Thermal and Mechanical Stability Challenges for the LISA Mission
- Created: Monday, 01 November 2010
LISA (Laser Interferometer Space Antenna) is one of the most challenging missions to be undertaken by NASA and the European Space Agency (ESA). This mission will provide, among other data products, direct proof of the existence of Gravitational Waves. The LISA instrument measures gravitational waves using interferometric techniques to determine the separation among three spacecraft 5 million km apart. The optical system includes multiple interferometers and 40-cm-diameter telescopes to transform the beam from an optical bench onboard the spacecraft to a collimated beam that is transmitted among the spacecraft. Interferometers are very sensitive to scattered light because relatively large fringes can be formed by combining a low-power scattered light field with a large transmitted light field. LISA uses the same telescopes for both transmit and receive on a given arm, and the expected power levels differ by a factor of 1010 in power, or 105 in field strength. Therefore, the optical system must be designed to minimize scatter and maximize dimensional stability.
Of the many hurdles that will have to be overcome to achieve a successful mission, one of the most demanding is the mechanical stability requirement that must be met for the entire LISA Optical System. The most critical portions of the LISA Optical System will have to be verified through a series of analyses and rigorous tests.
Candidate materials will be selected based upon findings from current efforts. At interest is the stability of the Primary-to-Secondary Mirror Metering Structure. In order to meet the present requirement of 1-2 picometers /√Hz stability over timescales of 1,000 seconds, a material must be selected on the basis of a low to very low Coefficient of Thermal Expansion (CTE). One of the most promising materials is silicon-carbide, a material that is second only in hardness to that of diamond. A major drawback to this material is poor machinability in the finished state.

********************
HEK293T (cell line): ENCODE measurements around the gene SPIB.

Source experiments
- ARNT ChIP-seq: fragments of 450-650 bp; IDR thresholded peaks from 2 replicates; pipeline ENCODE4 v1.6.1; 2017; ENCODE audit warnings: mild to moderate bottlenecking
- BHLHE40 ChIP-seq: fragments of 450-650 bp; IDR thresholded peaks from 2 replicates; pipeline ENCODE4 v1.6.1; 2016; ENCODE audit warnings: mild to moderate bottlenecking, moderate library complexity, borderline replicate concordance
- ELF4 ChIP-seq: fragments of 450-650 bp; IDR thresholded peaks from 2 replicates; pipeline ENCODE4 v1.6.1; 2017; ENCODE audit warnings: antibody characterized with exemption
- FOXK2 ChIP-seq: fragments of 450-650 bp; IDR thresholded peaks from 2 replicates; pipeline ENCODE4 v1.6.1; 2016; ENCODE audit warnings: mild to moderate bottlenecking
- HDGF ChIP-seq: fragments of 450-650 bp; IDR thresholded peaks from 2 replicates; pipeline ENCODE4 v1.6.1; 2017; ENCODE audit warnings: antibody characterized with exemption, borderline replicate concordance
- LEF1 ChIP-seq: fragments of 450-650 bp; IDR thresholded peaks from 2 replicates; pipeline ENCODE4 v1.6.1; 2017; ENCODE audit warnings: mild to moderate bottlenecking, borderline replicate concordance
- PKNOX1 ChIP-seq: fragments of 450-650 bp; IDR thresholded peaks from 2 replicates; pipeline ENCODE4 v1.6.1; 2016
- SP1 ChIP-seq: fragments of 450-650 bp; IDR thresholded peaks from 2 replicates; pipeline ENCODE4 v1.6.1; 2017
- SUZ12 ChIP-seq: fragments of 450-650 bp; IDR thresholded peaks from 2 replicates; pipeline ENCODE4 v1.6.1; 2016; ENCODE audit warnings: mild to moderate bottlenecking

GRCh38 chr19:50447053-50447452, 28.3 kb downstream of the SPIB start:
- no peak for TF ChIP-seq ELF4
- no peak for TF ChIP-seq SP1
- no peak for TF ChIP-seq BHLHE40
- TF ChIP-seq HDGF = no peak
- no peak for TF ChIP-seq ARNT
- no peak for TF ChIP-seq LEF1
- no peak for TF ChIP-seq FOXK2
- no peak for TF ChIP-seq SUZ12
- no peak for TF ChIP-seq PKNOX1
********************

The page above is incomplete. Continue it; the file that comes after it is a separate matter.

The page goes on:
Diamond turning is the only readily available method, albeit expensive, for machining silicon carbide. Due to other demands (e.g. mass, size allocations, structural interfacing, etc.), the overall design strategy will also have to encompass these requirements in the development of the Primary-to-Secondary Mirror Metering Structure. Current work is ongoing on testing and analyzing a telescope spacer assembly using silicon carbide with a quad-pod design and a combination of epoxy and hydroxy-catalysis bonding.
The various components of the spacer assembly (primary, secondary, and struts) were manufactured by CoorsTek. Metrology testing was performed in GSFC’s Optics Branch to compare with and verify CoorsTek’s results with regards to their machining of the telescope spacer’s struts and the surface figure of the silicon carbide primary and secondary mirrors.
Of great interest is the selection of candidate materials for the telescope spacer, and associated mechanical and thermal stability testing. Silicon carbide was one such material as described above, but other possibilities include single-crystal silicon, as well as tailored, low-coefficient-of-thermal-expansion graphite-epoxy composites. The key elements required are high strength, stiffness, and dimensional and thermal stability over a temperature range from -70 °C to room temperature.
A material that can be figured and polished to a low surface roughness suitable for a low-scatter mirror is an advantage because the entire telescope, including optics and spacers, could be made from the same material, which is potentially of great benefit.